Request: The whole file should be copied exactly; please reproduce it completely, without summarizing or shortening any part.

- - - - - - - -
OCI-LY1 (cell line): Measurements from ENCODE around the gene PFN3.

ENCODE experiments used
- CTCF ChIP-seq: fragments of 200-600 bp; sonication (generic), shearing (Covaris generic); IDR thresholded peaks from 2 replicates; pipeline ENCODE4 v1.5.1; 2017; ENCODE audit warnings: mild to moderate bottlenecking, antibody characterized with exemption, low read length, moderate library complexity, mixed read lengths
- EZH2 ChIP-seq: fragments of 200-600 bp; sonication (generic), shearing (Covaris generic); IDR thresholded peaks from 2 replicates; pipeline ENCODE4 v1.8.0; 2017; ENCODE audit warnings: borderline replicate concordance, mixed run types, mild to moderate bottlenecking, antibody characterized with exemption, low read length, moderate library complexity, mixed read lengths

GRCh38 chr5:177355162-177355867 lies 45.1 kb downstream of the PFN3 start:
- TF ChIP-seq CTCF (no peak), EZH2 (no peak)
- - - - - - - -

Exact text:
OCI-LY1 (cell line): Measurements from ENCODE around the gene PFN3.

ENCODE experiments used
- CTCF ChIP-seq: fragments of 200-600 bp; sonication (generic), shearing (Covaris generic); IDR thresholded peaks from 2 replicates; pipeline ENCODE4 v1.5.1; 2017; ENCODE audit warnings: mild to moderate bottlenecking, antibody characterized with exemption, low read length, moderate library complexity, mixed read lengths
- EZH2 ChIP-seq: fragments of 200-600 bp; sonication (generic), shearing (Covaris generic); IDR thresholded peaks from 2 replicates; pipeline ENCODE4 v1.8.0; 2017; ENCODE audit warnings: borderline replicate concordance, mixed run types, mild to moderate bottlenecking, antibody characterized with exemption, low read length, moderate library complexity, mixed read lengths

GRCh38 chr5:177355162-177355867 lies 45.1 kb downstream of the PFN3 start:
- TF ChIP-seq CTCF (no peak), EZH2 (no peak)